When he came bustling in the room I was VERY clear with him. He was not to come at me with his metal tools. In fact, he was not to touch my toe before looking at it and talking to me about it. It was extremely sensitive. I told him straight out that I was afraid he was going to hurt me again.

He didn’t care. He grabbed his metal tool and dug in.

I screamed, “DON’T TOUCH IT!” Seriously. I felt like such a lunatic, but this guy was a barbarian. I was now full out shaking. He apologized. He said he thought if he could just clip the edge, he could take a closer look.

I took a deep breath, but before I even consented, he clipped into it with his metal clippers and this time, I didn’t practically leap out of the chair, I actually leapt out of the chair on one foot. I could barely control my shaking, and the toe was bleeding where he had clipped it. It was all I could do not to cry and I am actually having a mini-trauma while typing about it.

“I’m done here. Give me my records.”

He tried to sweet talk me then, told me he was going to take the whole toenail off and that would solve it.

“Nope, you are never touching me again. Do you hear me?” I looked at his nurse, “Do YOU hear me? He is not to touch me again.”

I wish I could say I stormed out of there, but it was more like a wounded hobble. I did have my records, though, so that was a win.

I went to another doctor the next day, knowing it was pretty serious at this point. The pain was so intense.

When I arrived at the new doctor, I was terrified, you guys. I will tell you straight up that I started crying as soon as I sat down in the chair. Like I had podiatry chair PTSD or something.

The nurse was so nice to me as I explained to her what had happened so far. When she unwrapped my toe she had this look of mild shock on her face. I feel like if she had some Xanax on hand, she probably would have given it to me. And, frankly, I would not have turned her down. She promised me that no one would touch it.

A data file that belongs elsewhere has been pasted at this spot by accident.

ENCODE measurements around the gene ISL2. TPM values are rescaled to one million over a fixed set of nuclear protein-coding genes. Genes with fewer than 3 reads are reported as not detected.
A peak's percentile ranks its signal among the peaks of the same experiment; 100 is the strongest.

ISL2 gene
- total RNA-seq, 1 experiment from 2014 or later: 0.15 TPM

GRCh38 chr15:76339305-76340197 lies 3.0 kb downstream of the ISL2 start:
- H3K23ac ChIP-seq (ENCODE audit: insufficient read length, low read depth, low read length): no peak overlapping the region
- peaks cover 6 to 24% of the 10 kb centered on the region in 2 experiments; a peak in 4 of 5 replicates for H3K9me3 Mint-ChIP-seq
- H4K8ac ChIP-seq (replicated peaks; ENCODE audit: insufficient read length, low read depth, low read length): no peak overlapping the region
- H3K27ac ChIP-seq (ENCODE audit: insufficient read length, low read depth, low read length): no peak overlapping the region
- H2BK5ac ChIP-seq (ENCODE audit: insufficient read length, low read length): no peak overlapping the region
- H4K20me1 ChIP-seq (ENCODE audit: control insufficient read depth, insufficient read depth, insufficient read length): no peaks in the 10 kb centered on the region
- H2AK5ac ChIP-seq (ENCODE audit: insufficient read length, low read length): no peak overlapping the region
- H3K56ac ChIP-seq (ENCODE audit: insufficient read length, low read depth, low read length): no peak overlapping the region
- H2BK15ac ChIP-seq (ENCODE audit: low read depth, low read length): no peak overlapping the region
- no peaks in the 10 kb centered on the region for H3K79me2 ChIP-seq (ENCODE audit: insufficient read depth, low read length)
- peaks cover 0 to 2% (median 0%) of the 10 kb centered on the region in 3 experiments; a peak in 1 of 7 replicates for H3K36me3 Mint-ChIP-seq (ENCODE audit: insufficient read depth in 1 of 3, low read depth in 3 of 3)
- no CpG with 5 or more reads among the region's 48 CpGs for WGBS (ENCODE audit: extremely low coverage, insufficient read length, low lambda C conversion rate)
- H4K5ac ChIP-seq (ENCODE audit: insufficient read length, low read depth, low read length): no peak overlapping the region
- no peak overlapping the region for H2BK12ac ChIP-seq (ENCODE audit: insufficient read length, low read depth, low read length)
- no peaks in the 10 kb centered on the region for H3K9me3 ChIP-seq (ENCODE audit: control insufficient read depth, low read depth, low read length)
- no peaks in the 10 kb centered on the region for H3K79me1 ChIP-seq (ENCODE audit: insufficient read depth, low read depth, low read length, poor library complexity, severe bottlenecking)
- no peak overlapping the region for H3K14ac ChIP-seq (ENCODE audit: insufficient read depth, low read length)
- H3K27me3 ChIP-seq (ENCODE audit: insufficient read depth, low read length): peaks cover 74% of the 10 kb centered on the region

The doctor was amazing–Dr. Charlot-Hicks in New Haven, should you ever need a podiatrist. She took one look at it and said, “We’re just going to numb you up right away, before we do anything else.” I literally (and I do mean literally) wept with gratitude. It wasn’t my finest moment.

She did take the whole toenail off that day, and wanted to admit me to the hospital for IV antibiotics. I convinced her to hold off, what with my husband being in Detroit and all. There was this super strong oral antibiotic that she ordered for me instead.

Unfortunately, after three days on it, I started having chills and running a fever. When I called her office to let them know, they were all, “Go to the hospital. Go directly to the hospital. Do not pass go. Do not collect $200.”

So what started off as a minor blip–“just” an ingrown toenail–had turned into something that was completely putting my life on hold. At least that’s how I viewed it at the moment. As if I stopped living my life when I got admitted. In fact, the five days I spent there taught me a lot…but let’s talk about that another day.

To be continued in Toe Problems, Part 2…In which I make an Important Point with this very long story. And possibly share some disgusting pictures (but way at the bottom so you don’t have to look unless you want to).

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If this is not the epitome of the new blog tagline…

Then I don’t know what is.

You have to watch this TEDx talk with Lizzie Velasquez. Seriously.

No matter how bad we think we have it, we can always find the positives.

She is so amazing, inspirational and funny. One of my favorite lines: “I’ve had a really difficult life, but that’s OK!” Challenges are ok. Overcoming them to find the positives makes us stronger, better, more grounded in ourselves and who WE are.

Take a look…it is so worth the 13 minutes.

rEvolution. (A not-so-short story in which I tell a secret and inexplicably use a metric ton of quotation marks.)

So I’ve been keeping a little (okay, big) secret from you, and it’s time to have an open and honest conversation about food and my new philosophy. And the meaning of life. (haha, just kidding. That was my last post.)

Without further ado, here is my shocking reveal:

I stopped giving a crap about what I eat about three months ago.

Gasp!!

Here’s another one that might make your head spin:

Not giving a crap about what I eat is one of the best things I’ve done in a long time.

I appreciate that this may be quite scandalous to you. You may have a case of the vapors over it. I’ll give you a moment, and then I’ll explain.

(Insert telephone hold music for 30 seconds; I’ll eat a piece of cheese, or maybe a chocolate, while I wait.)

First of all, lemme backtrack for a sec. I may have exaggerated a teensy bit for shock value when I said I didn’t give a crap about what I ate anymore. (I understand that the thought of me exaggerating may also be a shock to you. Please recover from this shock quickly so we can continue moving forward.)